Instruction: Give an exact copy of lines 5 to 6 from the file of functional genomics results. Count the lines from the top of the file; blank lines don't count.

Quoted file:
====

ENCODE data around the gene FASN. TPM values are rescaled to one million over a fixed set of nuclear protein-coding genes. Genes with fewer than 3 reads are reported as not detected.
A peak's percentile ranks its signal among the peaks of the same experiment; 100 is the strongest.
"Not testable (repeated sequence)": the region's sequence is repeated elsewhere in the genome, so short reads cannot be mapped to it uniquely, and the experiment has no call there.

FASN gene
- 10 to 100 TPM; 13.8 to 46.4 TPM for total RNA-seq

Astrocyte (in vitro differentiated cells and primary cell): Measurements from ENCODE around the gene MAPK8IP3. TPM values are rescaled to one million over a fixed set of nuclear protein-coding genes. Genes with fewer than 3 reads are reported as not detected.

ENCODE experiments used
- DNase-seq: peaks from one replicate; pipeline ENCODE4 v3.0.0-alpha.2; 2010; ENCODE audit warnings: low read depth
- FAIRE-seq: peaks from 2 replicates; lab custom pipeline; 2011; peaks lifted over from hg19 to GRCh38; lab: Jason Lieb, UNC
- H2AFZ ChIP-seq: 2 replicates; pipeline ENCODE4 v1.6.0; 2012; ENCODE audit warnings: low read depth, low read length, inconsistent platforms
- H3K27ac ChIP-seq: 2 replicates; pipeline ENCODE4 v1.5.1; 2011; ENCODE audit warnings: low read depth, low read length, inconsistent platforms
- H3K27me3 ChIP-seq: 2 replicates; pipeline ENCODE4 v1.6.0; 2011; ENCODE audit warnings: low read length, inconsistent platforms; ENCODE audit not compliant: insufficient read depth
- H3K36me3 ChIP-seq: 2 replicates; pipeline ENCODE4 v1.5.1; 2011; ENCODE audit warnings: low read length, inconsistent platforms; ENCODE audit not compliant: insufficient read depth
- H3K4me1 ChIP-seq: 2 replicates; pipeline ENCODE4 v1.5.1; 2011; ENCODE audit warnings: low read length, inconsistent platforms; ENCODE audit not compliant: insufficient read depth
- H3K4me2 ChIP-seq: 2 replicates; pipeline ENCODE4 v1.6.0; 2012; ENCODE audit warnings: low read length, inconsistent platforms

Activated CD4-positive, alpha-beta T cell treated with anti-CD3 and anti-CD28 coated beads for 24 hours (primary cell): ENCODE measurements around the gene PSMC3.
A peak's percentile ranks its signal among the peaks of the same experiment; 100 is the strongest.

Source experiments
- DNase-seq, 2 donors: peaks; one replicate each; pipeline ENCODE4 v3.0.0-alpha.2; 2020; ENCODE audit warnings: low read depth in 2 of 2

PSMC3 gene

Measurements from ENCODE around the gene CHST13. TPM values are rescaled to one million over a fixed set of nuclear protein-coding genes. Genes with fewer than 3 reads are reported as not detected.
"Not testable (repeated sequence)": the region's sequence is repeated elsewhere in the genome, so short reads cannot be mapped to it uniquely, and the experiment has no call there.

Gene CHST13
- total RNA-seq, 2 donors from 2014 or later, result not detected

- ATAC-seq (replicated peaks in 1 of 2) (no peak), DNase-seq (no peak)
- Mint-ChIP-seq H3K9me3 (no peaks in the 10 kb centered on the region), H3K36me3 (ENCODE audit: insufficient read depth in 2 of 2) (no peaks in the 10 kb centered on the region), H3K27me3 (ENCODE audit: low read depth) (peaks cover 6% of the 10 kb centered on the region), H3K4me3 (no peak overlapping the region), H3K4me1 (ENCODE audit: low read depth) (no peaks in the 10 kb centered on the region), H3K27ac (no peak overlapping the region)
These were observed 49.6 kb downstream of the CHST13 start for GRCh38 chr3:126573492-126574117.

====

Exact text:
- 10 to 100 TPM; 13.8 to 46.4 TPM for total RNA-seq

Astrocyte (in vitro differentiated cells and primary cell): Measurements from ENCODE around the gene MAPK8IP3. TPM values are rescaled to one million over a fixed set of nuclear protein-coding genes. Genes with fewer than 3 reads are reported as not detected.